The problem is CORSIA only proposes to reduce aviation’s carbon balance artificially– aviation is not capping emissions by 2027. CORSIA allows aviation emissions to exceed carbon budgets then asks offending airlines to pay a carbon penalty.
Environmental groups like
Carbon Brief and Transport and Environment have stated the success of CORSIA depends on the decided carbon offset regulations. A paper published by Nature Climate Change outlines this necessity as well.
Some criteria for offsets have already been agreed upon but questions still remain. There’s disagreement on what offset credits should be included and what “vintage and timeframe” limits are placed on purchases, with different states vying for politically advantageous features.
ICAO developed a committee, the Technical Advisory Body to finalize offset criteria and ensure the CORSIA process is transparent and credible. The question of who should determine the eligibility of offset projects, the ICAO or states, also remains undecided.
Not Enough Emphasis on Alternative Jet Fuels
Cleaner jet fuel offers the biggest potential for in-sector decarbonization. CORSIA allows airlines to use cleaner jet fuels to count against their CO2 emissions of a given year and ICAO has consulted with involved countries to develop alternative fuel standards.
One much-critiqued rule included clean oil under this “lower carbon aviation fuel” category as long as there was a 10% reduction in life cycle assessment compared to “Jet A.” It was backed by Saudi Arabia.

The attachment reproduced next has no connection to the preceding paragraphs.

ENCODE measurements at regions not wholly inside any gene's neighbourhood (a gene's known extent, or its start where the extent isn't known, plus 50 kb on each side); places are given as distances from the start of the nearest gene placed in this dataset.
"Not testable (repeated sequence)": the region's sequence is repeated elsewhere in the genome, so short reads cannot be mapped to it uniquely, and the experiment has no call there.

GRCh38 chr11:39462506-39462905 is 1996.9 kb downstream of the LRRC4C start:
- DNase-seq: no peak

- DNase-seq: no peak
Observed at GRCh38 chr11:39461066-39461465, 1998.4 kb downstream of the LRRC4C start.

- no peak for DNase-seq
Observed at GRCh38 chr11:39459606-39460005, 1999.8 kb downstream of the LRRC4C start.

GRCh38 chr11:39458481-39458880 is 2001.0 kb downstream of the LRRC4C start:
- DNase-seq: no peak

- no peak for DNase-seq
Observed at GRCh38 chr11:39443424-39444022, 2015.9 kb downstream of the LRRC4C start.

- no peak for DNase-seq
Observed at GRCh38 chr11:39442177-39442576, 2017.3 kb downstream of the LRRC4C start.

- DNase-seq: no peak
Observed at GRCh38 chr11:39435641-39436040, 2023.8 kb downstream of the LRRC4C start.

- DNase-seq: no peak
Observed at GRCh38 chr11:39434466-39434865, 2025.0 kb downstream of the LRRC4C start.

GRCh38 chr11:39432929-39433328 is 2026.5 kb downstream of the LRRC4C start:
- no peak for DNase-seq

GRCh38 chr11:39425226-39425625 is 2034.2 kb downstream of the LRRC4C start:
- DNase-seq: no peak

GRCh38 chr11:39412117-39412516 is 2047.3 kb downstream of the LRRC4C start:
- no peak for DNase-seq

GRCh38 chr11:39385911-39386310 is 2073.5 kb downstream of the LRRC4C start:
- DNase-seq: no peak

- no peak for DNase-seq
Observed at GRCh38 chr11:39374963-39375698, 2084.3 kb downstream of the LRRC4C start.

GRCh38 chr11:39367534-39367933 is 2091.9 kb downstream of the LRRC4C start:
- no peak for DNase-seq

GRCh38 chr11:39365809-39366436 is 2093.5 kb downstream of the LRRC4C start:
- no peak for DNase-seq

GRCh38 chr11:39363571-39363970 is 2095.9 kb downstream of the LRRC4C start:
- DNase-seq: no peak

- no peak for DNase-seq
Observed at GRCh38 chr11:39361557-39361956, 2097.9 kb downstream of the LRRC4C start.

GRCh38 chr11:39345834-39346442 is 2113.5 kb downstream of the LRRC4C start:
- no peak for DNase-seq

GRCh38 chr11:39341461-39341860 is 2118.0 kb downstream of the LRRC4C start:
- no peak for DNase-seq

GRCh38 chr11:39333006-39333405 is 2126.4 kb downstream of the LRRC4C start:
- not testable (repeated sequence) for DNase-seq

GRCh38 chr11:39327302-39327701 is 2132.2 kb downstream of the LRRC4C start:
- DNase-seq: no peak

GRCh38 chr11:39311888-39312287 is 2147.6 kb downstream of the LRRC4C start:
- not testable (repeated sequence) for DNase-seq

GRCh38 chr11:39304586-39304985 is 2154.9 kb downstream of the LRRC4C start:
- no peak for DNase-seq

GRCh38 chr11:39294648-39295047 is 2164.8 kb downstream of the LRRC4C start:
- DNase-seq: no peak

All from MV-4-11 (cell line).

It’s clear there needs to be higher sustainability standards for alternative fuels under CORSIA.
As many other environmental groups are calling for, the scheme needs to ensure alternative fuels used protect against indirect land use, competition with food and feed, and labour rights.
CORSIA is meant as a temporary offsetting scheme to cap emissions while development for alternative fuels ramps up. Initially, alternative jet fuels were a mandatory part of the CORSIA proposal, but now there’s less of an incentive to adopt them. So, CORSIA’s long-term goal of transitioning to alternative jet fuel relies on states to encourage alternative jet fuel production and usage through national policies.
It’s well recognized that CORSIA, while helping to mitigate some carbon emissions, will not prevent aviation from “exceeding its proportional share of less than a two degree carbon budget before 2035.”
Flightnook responds to this framework by encouraging passengers to purchase cleaner jet fuels, which cover your carbon emissions as a traveller and support cleaner energy.
Travel the World Without Warming It
Aviation is a global business which makes any regulatory framework fundamentally more complex. Governments will not act until their populations become aware of the environmental harm caused by air transportation.
But noise being made on the ground, like the Swedish hashtag #flygskam demonstrates that people are beginning recognize flying’s outsized climate impact and pressure is starting to shift.
Aviation is growing faster than any other mode of transport and outside of Europe, national governments are not pressuring airlines to change, the way they do automotive or rail industries.
CORSIA alone will not get emissions levels low enough to make Paris COP21 goals.
Think of all the positive choices and changes you make everyday to reduce your carbon emissions. Now think of how the cumulative climate impact of those choices are entirely wiped out by a roundtrip flight.